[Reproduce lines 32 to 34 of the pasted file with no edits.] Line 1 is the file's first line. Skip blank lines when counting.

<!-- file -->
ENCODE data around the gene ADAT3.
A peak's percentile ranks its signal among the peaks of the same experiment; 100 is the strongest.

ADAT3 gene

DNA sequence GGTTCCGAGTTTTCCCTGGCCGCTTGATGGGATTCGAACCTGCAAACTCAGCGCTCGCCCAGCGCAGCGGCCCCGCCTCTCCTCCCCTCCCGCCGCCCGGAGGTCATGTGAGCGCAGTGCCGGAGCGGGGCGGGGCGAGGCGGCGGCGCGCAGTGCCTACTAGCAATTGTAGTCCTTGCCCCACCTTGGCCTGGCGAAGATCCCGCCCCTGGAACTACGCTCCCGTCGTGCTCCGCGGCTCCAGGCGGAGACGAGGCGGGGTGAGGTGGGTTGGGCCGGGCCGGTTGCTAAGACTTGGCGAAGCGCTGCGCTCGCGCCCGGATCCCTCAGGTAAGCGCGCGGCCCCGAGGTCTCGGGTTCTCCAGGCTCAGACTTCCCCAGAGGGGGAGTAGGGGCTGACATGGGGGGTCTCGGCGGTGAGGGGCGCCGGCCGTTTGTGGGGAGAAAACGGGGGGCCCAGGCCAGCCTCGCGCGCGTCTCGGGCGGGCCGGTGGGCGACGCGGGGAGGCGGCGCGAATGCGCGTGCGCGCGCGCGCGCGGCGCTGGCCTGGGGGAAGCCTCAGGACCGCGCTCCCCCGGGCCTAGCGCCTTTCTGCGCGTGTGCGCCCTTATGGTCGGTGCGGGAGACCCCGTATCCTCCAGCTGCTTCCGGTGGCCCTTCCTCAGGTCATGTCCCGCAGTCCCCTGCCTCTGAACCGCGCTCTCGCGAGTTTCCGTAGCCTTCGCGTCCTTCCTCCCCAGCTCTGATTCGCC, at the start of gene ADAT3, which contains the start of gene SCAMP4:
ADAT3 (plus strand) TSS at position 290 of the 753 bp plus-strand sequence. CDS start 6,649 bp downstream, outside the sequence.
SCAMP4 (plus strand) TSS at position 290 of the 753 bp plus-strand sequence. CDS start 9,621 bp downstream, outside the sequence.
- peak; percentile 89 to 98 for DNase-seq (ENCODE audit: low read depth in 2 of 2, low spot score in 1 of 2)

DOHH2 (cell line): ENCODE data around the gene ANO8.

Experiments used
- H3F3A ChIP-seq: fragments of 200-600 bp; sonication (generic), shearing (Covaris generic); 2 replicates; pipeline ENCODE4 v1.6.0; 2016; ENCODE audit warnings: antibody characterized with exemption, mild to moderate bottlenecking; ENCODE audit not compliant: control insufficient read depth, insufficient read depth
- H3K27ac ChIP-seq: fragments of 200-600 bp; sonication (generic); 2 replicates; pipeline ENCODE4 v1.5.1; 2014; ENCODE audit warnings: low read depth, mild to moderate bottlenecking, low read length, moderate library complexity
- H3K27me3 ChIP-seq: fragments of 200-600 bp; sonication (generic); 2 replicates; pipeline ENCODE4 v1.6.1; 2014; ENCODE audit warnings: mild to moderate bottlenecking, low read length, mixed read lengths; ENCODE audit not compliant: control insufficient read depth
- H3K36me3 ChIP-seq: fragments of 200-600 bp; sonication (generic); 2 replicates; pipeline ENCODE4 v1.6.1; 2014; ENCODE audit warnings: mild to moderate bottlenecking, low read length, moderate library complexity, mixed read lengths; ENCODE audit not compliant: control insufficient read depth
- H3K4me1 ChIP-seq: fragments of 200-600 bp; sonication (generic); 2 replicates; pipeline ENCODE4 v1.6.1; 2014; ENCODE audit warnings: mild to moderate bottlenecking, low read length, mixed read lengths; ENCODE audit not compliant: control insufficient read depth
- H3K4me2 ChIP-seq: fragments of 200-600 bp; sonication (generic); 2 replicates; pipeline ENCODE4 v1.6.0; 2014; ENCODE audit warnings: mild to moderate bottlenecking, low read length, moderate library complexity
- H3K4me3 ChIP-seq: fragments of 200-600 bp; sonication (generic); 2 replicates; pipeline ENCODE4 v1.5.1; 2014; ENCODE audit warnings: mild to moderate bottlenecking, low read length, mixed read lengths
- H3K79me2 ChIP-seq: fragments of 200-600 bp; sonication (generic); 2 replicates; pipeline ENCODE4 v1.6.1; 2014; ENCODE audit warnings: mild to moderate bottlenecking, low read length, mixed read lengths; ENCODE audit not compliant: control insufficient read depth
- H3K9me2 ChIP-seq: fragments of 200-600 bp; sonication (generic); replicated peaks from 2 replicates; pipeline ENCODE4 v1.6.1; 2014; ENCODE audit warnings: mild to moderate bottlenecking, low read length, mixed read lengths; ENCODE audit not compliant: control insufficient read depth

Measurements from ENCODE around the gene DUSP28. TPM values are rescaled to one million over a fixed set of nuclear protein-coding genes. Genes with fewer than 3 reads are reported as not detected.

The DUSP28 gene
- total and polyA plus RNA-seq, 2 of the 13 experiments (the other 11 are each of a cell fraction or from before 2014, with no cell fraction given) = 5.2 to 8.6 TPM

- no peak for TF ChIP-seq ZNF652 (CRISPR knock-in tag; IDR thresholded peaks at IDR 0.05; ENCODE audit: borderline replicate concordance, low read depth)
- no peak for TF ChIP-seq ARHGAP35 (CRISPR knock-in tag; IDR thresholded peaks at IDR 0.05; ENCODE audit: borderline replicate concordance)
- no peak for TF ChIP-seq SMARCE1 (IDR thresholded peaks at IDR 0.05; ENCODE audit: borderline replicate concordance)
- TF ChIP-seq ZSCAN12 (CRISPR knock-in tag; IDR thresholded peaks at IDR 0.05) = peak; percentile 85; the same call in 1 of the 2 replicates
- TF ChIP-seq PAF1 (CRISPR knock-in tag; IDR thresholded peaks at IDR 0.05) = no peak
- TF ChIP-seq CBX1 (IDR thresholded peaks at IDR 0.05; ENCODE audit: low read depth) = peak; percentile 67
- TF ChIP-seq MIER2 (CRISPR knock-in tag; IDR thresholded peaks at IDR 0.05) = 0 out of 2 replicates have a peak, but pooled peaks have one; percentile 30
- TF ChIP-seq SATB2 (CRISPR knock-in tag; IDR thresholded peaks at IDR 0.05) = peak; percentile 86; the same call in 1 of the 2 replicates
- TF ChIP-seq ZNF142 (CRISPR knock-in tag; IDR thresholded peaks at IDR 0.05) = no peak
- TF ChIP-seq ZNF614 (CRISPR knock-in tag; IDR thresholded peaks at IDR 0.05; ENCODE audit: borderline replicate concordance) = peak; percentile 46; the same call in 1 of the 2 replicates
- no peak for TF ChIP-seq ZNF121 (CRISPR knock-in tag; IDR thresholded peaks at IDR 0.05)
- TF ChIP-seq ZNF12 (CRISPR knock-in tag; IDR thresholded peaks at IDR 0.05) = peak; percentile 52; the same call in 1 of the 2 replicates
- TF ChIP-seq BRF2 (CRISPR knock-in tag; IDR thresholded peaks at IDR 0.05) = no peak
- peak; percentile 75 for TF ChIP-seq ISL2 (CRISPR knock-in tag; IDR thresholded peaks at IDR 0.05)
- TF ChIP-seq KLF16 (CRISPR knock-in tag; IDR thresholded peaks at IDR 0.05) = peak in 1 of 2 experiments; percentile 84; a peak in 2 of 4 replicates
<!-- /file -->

- no peak for TF ChIP-seq ZNF121 (CRISPR knock-in tag; IDR thresholded peaks at IDR 0.05)
- TF ChIP-seq ZNF12 (CRISPR knock-in tag; IDR thresholded peaks at IDR 0.05) = peak; percentile 52; the same call in 1 of the 2 replicates
- TF ChIP-seq BRF2 (CRISPR knock-in tag; IDR thresholded peaks at IDR 0.05) = no peak